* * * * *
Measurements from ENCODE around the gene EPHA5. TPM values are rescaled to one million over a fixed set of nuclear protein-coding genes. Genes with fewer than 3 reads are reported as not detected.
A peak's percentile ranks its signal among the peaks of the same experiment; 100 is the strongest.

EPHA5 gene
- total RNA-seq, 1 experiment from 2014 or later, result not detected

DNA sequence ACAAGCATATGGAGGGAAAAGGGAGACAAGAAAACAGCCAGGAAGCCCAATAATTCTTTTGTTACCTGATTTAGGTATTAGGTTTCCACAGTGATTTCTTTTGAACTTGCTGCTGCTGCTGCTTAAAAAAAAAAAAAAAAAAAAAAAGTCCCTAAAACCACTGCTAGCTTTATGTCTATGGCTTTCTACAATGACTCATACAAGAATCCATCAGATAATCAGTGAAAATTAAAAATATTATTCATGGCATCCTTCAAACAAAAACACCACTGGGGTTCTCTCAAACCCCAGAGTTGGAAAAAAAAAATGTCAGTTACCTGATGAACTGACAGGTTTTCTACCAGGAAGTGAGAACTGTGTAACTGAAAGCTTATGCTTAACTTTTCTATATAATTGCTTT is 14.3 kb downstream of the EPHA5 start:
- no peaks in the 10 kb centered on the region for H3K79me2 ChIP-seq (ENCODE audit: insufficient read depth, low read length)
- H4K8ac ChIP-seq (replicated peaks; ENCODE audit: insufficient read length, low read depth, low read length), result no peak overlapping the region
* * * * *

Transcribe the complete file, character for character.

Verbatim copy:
Measurements from ENCODE around the gene EPHA5. TPM values are rescaled to one million over a fixed set of nuclear protein-coding genes. Genes with fewer than 3 reads are reported as not detected.
A peak's percentile ranks its signal among the peaks of the same experiment; 100 is the strongest.

EPHA5 gene
- total RNA-seq, 1 experiment from 2014 or later, result not detected

DNA sequence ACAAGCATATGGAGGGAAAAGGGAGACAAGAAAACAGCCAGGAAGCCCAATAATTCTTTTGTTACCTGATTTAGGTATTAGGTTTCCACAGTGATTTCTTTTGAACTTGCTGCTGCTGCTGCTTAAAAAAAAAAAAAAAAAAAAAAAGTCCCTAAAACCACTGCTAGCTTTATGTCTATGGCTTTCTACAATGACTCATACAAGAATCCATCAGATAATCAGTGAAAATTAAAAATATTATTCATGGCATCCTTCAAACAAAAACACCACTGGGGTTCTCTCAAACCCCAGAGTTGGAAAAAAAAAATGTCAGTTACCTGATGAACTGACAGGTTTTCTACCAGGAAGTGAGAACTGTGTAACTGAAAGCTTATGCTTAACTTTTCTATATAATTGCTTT is 14.3 kb downstream of the EPHA5 start:
- no peaks in the 10 kb centered on the region for H3K79me2 ChIP-seq (ENCODE audit: insufficient read depth, low read length)
- H4K8ac ChIP-seq (replicated peaks; ENCODE audit: insufficient read length, low read depth, low read length), result no peak overlapping the region